980 Accept Admission to Class of 1997; Financial Aid Keeps 100 Others WaitingBy Eva Moy
Four weeks after the deadline for accepting or declining admission to MIT, 980 of the 2,120 students admitted to the Class of 1997 have decided to enroll here in the fall. Another 100 students are expected to accept offers of admission to MIT. Most of the delay in these students' decisions is due to financial considerations facing the incoming freshmen.
"The main thing affecting admissions at MIT is the combination of a continuing poor economy and a declining interest in engineering as a career," said Director of Admissions Michael C. Behnke. The decline in interest was reflected in the nationwide pre-Scholastic Aptitude Test questionnaires administered to the incoming Class of 1997, he said.
Although the percentage of admitted students eligible for aid remained about the same, there was "an incredible increase in the number of appeals" to the financial aid packages MIT offered, according to Stanley G. Hudson, director of student financial aid.
Hudson added that the average need of students was about 6 percent higher than last year. But this was on par with the targeted increase, based on inflation and MIT's budget deficit.
Hudson said that although MIT is "committed to meeting the full needs of the class, "it is still difficult for the Institute to compete against other top schools which may offer merit scholarships. "It's a heavier decision for students to make," he said.
Although the deadline for accepting or declining admission to MIT was May 1, 45 admitted students have been given extensions until their financial aid packages are settled, Behnke said. Extensions were given to students in the middle of financial aid appeals and to students who experienced delays in obtaining additional documentation.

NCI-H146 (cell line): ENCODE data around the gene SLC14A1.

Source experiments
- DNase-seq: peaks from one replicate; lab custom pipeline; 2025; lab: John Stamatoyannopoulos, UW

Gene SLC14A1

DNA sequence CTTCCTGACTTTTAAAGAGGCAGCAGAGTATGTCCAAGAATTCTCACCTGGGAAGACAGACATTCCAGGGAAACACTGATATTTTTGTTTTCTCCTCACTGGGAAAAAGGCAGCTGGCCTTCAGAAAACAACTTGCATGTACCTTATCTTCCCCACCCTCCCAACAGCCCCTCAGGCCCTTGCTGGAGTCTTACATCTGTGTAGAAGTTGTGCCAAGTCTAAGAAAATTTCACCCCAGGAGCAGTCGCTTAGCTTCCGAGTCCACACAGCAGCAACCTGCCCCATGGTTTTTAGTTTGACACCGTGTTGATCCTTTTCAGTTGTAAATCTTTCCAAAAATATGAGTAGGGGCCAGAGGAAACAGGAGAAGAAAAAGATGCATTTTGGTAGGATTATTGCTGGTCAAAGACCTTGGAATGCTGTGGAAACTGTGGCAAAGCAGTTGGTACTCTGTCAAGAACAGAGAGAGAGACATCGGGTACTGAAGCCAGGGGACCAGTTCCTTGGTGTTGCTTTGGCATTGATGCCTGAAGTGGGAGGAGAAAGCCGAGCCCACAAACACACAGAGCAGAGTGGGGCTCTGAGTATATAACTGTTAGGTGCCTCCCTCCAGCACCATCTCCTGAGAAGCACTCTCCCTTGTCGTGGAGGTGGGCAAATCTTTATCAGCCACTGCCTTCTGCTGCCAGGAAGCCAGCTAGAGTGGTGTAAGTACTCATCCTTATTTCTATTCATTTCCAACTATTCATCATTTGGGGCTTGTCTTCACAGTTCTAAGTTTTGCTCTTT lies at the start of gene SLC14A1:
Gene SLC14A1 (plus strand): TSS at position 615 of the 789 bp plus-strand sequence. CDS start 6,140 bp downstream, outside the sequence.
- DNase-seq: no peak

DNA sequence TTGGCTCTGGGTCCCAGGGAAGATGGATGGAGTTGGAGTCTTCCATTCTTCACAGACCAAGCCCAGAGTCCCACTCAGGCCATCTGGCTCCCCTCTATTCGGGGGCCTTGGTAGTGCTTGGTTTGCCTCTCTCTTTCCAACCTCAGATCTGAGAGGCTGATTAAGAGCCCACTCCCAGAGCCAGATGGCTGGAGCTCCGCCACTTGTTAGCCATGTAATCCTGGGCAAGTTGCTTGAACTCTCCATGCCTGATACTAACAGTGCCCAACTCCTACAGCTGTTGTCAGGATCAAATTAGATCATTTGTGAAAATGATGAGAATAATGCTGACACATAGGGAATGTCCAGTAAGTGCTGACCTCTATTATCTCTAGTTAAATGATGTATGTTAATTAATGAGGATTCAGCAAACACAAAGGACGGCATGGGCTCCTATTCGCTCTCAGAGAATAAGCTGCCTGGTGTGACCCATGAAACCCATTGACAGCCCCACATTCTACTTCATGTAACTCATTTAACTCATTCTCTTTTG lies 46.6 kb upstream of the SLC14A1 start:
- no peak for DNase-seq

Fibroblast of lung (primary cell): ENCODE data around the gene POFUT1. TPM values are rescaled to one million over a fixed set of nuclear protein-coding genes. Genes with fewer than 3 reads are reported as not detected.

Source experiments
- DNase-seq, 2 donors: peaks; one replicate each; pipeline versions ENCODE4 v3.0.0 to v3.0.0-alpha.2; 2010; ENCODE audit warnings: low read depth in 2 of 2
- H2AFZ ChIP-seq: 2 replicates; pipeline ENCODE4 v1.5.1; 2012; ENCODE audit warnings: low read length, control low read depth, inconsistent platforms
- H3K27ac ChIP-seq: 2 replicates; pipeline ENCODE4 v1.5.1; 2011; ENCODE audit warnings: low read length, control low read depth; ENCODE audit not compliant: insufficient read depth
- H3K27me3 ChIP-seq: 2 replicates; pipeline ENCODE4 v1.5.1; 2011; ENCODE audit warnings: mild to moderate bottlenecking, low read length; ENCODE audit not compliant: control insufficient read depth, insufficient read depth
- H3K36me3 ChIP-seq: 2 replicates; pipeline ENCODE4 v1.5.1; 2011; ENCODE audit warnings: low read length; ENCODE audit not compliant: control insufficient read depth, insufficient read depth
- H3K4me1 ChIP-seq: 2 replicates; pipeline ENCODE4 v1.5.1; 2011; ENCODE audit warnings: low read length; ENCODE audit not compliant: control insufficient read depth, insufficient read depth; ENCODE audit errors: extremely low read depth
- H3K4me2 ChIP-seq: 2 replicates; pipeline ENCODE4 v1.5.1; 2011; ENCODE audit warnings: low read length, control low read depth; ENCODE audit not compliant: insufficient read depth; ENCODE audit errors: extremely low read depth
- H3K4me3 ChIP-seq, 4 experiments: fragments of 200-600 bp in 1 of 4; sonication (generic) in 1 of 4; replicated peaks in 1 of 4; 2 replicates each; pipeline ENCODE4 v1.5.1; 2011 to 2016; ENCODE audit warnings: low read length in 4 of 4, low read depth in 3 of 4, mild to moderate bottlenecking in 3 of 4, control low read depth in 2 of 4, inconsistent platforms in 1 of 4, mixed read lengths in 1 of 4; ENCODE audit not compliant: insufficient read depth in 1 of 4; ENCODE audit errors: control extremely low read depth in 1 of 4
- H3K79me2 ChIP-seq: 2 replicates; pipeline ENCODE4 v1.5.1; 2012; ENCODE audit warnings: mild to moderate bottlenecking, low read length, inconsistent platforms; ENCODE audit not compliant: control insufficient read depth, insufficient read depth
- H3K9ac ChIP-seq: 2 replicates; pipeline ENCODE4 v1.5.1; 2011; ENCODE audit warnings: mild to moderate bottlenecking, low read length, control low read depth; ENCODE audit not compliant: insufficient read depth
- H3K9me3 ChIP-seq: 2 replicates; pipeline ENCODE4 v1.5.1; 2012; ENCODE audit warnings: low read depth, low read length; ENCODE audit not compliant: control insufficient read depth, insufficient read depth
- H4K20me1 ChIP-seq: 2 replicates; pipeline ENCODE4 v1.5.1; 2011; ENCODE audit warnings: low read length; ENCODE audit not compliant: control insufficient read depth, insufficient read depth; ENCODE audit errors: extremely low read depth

Although these students' decisions will be coming in within the next few weeks, the financial aid office will not run its final data analysis until after Registration Day in the fall, Hudson added.
Class demographics within norm
Despite an incomplete class, the College Board test score statistics and demographics of the incoming class have already taken shape. The addition of another 100 students will not greatly affect the current calculations, according to Behnke.
The average Scholastic Aptitude Test Math score increased from last year's 738 out of 800 to 742 for the incoming class. The SAT Verbal average fell from 624 out of 800 to 617. The average of both Math Achievement test scores was 750 out of 800, down from 752 last year.
Among students whose high schools provided a class ranking, 32 percent ranked number one, down from 35 percent. Fully 88 percent of the Class of 1997 ranked within the top 5 percent.
The proportion of females fell slightly, from 37 percent to 36 percent. The class is broken by race as follows: one percent Native American, two percent Puerto Rican, five percent African-American, six percent Mexican-American, two percent of other Spanish descent, thirty percent Asian, and 45 percent white or no-entry. Also, eight percent will be international students, whose race is not reported.